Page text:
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Anaesthesiology Intensive Therapy
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Letter to the Editor

Precaution: Oximetry central venous catheter shaft is no longer waterproof when cut

Tomohiro Yamamoto
Keiichiro Matsuda
Shuichi Shiraishi
Ehrenfried Schindler

Division of Anaesthesiology, Niigata University Graduate School of Medical and Dental Sciences, Niigata, Japan
Division of Thoracic and Cardiovascular Surgery, Niigata University Graduate School of Medical and Dental Sciences, Niigata, Japan
Department of Paediatric Anaesthesiology, University Hospital Bonn, Bonn, Germany
Anaesthesiol Intensive Ther 2020; 52, 4
Online publish date: 2020/10/29
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Dear Editor,
This letter discusses precautions regarding the waterproof structure of the oximetry central venous catheter (CVC) shaft and the risk of blood reflux and leakage that can occur when the catheter shaft is cut.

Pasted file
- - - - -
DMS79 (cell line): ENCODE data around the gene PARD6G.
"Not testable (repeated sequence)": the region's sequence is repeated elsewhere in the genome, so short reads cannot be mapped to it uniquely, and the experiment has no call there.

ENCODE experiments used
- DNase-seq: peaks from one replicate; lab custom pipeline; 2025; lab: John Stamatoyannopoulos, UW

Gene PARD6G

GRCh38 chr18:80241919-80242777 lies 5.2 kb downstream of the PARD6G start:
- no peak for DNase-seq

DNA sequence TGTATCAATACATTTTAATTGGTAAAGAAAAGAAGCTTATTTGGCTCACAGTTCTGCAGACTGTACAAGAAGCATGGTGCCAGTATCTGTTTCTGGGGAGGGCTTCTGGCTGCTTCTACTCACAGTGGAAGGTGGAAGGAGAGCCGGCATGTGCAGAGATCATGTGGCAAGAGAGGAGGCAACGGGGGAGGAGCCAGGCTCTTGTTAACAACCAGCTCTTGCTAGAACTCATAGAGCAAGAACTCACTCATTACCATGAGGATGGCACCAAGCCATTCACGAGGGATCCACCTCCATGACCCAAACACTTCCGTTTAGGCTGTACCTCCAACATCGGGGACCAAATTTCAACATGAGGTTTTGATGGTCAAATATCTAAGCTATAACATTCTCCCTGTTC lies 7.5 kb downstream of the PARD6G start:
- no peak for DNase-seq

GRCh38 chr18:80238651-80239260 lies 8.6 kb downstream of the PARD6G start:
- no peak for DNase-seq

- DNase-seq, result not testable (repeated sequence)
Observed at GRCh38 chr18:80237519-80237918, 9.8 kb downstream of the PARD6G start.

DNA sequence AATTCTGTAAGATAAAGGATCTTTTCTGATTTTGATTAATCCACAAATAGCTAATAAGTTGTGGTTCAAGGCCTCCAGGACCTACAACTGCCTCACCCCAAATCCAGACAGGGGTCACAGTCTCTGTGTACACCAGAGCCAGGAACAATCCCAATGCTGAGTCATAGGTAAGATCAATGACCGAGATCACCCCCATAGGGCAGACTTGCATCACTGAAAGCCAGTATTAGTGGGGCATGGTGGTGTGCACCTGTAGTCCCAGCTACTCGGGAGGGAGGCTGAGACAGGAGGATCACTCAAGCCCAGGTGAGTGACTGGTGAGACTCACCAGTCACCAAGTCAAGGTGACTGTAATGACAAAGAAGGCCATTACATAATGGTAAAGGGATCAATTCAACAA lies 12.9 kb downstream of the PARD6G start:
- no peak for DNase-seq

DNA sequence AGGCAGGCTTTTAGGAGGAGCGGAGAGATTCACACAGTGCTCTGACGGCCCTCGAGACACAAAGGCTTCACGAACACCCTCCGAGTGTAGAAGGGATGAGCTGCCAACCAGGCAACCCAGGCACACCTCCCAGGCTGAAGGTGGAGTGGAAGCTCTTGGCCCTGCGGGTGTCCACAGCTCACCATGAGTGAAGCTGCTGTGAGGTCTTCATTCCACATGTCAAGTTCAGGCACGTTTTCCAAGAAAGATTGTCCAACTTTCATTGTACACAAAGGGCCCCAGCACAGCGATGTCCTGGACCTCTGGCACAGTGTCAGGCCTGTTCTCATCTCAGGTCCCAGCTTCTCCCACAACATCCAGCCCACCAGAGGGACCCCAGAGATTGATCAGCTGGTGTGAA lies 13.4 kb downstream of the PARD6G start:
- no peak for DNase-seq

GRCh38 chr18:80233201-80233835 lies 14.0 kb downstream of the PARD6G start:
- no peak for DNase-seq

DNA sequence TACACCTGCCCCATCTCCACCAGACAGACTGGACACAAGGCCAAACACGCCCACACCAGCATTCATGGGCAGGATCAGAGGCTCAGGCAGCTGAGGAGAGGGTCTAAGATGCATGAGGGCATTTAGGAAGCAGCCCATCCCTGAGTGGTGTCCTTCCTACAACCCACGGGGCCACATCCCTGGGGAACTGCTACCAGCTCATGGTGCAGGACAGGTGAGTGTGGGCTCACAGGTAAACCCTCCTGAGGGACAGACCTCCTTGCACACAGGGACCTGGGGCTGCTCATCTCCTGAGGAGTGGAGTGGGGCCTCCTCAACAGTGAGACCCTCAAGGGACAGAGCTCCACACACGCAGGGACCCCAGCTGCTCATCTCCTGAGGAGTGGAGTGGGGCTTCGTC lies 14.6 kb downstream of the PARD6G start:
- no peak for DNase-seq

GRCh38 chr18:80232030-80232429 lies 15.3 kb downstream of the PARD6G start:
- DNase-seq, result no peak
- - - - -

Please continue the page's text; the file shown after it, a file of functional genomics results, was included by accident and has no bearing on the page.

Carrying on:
To assess oxygen supply-demand balance [1] and haemodynamics [2], the Swan-Ganz pulmonary artery catheter has been used for perioperative and postoperative management and treatment of critically ill patients for a half a century. In current clinical practice, haemodynamic parameters such as stroke volume (SV) and cardiac output (CO), as well as central venous oxygen saturation (ScvO2), can be measured continuously using a combination of FloTrac Sensor (Edwards Lifesciences Japan Ltd., Tokyo, Japan) [3], Edwards PreSep Oximetry Catheter (Edwards Lifesciences Japan Ltd., Tokyo, Japan) [4], and EV1000 Clinical Platform (Edwards Lifesciences Japan Ltd., Tokyo, Japan) or Vigileo Monitor (Edwards Lifesciences Japan Ltd., Tokyo, Japan) [5, 6]. These methods are less invasive than the Swan-Ganz pulmonary artery catheter, and the changes in the parameter values can be used as an index for perioperative management in both cardiovascular and non-cardiovascular surgeries. In addition, they can be used for the treatment of critically ill patients in the intensive care unit, enabling proactive determination of an appropriate therapy [7]. Compared to intermittent sampling and traditional vital signs alone, continuous ScvO2 monitoring is a more sensitive indicator of tissue perfusion because it reveals the true adequacy of tissue oxygenation, enabling early detection and assessment of clinical response to intervention [7, 8].